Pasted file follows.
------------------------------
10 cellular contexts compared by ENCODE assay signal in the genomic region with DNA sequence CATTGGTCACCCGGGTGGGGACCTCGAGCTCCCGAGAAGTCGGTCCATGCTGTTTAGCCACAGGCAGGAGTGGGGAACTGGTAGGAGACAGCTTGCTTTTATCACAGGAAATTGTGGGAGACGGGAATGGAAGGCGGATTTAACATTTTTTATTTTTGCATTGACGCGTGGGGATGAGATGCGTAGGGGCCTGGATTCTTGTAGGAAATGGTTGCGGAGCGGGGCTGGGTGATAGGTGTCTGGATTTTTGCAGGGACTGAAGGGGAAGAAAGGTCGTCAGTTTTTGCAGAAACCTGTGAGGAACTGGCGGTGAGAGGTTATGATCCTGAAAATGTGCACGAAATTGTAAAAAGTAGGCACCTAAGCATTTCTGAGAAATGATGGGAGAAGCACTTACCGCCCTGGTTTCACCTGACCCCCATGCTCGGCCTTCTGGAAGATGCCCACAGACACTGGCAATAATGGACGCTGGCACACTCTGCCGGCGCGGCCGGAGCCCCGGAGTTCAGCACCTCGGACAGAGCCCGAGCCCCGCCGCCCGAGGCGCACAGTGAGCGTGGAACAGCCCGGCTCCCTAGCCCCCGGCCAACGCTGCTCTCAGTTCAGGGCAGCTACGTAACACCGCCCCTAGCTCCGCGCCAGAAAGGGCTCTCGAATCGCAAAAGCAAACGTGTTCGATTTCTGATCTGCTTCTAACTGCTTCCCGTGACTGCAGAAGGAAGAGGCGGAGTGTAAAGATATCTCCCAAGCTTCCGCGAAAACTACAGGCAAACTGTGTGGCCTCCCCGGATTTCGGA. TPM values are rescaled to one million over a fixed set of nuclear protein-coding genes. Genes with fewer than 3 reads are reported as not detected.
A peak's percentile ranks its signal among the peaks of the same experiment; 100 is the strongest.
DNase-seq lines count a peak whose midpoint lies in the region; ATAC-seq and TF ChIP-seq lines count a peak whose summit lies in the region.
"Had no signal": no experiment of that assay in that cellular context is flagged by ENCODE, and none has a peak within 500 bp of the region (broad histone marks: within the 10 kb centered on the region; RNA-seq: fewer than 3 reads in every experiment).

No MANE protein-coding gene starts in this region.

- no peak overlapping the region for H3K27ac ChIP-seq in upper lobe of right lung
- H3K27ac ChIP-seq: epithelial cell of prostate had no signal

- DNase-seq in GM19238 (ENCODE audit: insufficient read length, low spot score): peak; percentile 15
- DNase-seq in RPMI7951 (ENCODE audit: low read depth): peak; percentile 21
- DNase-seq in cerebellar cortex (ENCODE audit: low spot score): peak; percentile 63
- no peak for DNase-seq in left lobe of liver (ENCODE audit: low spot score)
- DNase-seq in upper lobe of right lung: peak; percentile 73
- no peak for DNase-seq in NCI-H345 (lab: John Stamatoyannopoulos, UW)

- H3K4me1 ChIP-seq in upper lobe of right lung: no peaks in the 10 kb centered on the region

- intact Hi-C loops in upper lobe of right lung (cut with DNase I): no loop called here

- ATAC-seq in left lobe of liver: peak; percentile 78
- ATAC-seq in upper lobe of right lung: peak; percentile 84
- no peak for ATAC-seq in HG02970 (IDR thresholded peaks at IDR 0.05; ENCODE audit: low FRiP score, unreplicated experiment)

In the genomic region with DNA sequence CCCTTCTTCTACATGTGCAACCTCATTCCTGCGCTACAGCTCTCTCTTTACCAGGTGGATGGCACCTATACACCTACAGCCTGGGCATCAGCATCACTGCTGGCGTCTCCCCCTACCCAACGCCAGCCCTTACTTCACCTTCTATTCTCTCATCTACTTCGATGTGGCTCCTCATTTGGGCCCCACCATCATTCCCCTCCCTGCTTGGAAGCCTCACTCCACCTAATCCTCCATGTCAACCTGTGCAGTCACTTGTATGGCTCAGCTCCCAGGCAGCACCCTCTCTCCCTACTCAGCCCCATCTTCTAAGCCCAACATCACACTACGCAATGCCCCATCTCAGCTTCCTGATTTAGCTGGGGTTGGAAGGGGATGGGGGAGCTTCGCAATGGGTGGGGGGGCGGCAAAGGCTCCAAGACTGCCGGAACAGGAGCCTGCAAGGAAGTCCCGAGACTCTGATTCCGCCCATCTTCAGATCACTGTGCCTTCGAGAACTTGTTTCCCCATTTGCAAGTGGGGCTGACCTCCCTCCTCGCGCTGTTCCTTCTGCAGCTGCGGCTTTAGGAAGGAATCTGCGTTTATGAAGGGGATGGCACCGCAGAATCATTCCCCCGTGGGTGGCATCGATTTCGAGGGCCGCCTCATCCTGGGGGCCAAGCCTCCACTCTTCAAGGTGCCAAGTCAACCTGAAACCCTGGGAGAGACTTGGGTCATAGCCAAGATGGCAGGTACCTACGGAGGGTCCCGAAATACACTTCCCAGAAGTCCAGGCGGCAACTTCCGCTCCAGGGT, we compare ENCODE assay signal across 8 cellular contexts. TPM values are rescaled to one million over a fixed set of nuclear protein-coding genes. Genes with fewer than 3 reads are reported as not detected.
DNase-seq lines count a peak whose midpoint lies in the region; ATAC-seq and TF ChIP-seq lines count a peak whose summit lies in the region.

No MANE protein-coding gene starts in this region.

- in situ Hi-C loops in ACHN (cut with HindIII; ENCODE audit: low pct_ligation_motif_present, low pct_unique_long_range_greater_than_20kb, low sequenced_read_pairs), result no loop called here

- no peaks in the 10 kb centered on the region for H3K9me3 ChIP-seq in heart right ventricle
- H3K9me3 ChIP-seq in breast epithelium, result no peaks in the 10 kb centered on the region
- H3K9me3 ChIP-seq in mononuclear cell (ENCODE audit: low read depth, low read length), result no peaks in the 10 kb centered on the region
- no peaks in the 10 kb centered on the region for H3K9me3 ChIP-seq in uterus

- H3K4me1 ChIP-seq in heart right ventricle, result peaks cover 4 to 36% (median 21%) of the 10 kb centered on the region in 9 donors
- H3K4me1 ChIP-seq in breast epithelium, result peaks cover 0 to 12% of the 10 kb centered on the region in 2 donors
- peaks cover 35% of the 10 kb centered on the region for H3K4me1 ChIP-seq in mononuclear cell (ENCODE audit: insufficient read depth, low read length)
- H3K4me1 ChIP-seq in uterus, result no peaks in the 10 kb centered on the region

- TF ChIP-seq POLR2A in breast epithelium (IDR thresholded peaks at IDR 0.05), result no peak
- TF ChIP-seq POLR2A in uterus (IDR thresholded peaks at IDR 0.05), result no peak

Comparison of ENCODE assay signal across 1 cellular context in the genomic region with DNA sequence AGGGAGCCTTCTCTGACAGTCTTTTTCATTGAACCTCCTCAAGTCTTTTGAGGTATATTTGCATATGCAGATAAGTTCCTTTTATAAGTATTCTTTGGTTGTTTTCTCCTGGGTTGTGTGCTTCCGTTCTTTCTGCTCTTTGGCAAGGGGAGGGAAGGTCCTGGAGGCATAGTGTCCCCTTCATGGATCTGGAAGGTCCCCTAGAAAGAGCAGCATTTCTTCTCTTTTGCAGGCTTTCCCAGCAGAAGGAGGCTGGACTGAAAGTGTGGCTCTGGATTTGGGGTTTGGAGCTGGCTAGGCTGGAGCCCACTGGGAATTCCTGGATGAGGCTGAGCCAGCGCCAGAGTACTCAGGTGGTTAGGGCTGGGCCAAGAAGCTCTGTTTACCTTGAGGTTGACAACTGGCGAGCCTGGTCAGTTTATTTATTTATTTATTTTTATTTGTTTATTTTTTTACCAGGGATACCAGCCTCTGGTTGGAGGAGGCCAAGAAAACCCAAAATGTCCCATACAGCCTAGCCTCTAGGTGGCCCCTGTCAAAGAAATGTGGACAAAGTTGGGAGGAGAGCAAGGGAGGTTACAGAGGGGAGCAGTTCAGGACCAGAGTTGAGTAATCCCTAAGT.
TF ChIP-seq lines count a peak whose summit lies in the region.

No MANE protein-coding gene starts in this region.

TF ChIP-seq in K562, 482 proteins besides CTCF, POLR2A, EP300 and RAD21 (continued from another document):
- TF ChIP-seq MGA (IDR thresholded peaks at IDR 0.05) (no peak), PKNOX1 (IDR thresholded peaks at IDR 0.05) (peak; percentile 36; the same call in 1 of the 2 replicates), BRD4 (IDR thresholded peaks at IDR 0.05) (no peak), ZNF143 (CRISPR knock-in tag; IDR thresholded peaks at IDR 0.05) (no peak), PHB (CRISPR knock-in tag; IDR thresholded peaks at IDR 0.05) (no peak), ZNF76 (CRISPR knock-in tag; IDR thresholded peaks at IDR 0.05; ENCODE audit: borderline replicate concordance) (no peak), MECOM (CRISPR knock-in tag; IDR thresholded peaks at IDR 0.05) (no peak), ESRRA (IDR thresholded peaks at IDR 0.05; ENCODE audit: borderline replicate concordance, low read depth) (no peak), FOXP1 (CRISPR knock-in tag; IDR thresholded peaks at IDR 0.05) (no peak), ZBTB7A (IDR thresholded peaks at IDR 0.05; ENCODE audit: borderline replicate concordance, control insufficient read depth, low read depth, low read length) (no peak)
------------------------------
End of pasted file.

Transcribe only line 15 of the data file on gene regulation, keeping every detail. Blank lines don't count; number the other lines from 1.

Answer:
- intact Hi-C loops in upper lobe of right lung (cut with DNase I): no loop called here